Custom Rules for Route Hijacking
One of the existing rules, principalCompromised, was overloaded to account for weak or null authentication in dynamic routing protocols (see Figure 6). This rule can be read as follows: the principal is compromised if it has an account, an active connection to a login service on a node, and OLSR is misconfigured. It is important to note that route hijacking does not require the attacker to be located in the victim’s subnet.
The impact prediction models are used to determine if a flow is susceptible to hijacking. This information is then used to generate the MulVAL attack graph input file that uses the custom rules to represent the hijacking behavior. Alternatively, instead of using the impact prediction models, a user may indicate hijacking susceptibility using different sources, e.g., theoretical models such as (Santiraveewan & and Permpoontanalarp, 2004).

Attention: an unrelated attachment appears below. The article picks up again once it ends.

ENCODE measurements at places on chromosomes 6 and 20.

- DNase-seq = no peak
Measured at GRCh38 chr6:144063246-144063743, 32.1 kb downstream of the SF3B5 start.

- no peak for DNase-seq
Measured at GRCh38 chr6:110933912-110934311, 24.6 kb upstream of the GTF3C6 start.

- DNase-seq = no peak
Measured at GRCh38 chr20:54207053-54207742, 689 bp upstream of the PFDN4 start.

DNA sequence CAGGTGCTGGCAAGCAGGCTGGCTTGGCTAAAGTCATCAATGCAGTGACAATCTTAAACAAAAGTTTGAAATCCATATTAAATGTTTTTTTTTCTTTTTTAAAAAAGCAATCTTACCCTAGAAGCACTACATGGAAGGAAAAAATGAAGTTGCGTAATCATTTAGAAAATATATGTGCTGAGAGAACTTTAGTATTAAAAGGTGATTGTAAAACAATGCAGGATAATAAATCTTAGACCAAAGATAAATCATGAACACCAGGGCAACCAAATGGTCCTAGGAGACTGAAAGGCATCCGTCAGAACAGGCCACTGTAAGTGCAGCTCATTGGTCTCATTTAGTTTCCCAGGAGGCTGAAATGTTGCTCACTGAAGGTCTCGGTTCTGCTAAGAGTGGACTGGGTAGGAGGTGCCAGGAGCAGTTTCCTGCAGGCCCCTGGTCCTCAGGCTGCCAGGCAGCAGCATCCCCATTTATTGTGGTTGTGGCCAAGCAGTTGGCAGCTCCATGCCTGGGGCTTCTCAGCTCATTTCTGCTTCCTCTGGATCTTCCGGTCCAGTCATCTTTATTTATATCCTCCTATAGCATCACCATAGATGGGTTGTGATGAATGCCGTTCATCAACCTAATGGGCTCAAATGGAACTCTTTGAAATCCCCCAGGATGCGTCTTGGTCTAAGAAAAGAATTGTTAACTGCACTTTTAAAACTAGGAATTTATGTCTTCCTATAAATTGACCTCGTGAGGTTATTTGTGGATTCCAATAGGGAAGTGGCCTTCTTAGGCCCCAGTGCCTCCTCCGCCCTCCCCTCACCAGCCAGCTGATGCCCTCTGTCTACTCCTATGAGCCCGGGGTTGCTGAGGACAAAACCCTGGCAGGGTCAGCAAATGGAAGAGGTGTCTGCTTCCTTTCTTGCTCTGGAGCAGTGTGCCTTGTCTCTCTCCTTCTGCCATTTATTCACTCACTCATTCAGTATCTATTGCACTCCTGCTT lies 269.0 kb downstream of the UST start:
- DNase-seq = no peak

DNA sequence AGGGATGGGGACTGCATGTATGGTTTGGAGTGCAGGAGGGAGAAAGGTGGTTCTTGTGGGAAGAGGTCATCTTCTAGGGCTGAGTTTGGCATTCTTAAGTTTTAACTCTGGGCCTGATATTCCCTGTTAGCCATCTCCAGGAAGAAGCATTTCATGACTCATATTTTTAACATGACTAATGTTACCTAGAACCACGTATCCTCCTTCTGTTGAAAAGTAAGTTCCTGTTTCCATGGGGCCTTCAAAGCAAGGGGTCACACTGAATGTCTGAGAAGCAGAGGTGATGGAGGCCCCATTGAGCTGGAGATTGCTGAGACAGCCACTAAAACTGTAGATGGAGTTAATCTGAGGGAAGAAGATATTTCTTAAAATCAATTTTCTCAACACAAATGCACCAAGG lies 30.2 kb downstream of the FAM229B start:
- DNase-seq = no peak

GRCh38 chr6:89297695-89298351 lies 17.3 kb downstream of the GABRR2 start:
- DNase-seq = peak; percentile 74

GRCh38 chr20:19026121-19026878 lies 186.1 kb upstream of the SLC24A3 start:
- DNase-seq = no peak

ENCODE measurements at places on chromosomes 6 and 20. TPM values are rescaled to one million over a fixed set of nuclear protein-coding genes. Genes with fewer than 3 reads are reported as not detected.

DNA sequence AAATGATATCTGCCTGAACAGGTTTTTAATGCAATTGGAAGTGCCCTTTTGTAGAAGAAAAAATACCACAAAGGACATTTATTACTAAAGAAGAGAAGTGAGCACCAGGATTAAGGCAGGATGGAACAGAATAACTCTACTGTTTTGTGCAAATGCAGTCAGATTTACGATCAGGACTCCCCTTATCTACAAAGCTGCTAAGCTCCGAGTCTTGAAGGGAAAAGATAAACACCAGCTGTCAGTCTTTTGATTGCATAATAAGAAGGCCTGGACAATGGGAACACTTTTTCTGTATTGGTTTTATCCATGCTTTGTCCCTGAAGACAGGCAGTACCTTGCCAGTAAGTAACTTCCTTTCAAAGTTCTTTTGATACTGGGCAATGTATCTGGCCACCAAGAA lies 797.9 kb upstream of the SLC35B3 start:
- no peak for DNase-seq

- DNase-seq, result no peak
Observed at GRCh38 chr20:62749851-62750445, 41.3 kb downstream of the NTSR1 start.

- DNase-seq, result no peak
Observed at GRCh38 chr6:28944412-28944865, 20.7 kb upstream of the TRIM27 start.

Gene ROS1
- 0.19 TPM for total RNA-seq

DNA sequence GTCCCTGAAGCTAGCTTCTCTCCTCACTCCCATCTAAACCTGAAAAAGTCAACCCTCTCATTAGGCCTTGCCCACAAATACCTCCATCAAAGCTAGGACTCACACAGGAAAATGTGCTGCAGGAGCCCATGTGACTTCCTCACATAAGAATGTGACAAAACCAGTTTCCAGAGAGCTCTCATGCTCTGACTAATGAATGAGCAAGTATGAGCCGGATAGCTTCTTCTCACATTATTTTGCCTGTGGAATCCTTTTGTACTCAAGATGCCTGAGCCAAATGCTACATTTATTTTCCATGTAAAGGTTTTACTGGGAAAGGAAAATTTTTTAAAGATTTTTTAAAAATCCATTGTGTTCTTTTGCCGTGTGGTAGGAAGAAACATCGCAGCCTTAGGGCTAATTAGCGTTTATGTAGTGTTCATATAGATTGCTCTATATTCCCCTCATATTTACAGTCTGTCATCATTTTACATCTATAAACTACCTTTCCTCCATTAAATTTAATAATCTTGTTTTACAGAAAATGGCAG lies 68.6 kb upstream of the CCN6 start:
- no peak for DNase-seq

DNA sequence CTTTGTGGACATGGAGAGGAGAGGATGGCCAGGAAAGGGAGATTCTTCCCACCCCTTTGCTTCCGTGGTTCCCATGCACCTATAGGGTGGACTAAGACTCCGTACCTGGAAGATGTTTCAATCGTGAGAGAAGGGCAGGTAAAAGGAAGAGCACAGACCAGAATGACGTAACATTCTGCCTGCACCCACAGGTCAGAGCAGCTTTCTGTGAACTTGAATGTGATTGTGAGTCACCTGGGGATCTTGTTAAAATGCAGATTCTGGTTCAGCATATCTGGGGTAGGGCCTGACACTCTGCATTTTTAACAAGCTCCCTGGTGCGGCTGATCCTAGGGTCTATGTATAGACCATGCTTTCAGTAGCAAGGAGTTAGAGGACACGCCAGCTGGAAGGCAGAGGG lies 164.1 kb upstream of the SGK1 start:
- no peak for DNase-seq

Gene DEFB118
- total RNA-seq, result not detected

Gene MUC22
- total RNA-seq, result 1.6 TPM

1 principalCompromised(Victim) :- 2 /* The victim has a user account on the remote host */ 3 hasAccount(Victim, RemoteHost, User), 4 /* nrlolsr is being used */ 5 networkServiceInfo(H, nrlolsr, olsr, _no_port, _user), 6 /* nrlolsr is misconfigured allowing traffic hijacking */ 7 vulExists(H, nrlolsrVul, nrlolsr, remoteExploit, nrlolsrHijack), 8 /* The User has an account on a login service on the remote host */ 9 logInService(RemoteHost, Protocol, Port), 10 /* There is an active connection from the host to the remote machine */ 11 flowExists(H, RemoteHost, Protocol, Port, User).
Figure 6 Custom Rule for Null or Weak Authentication in OLSR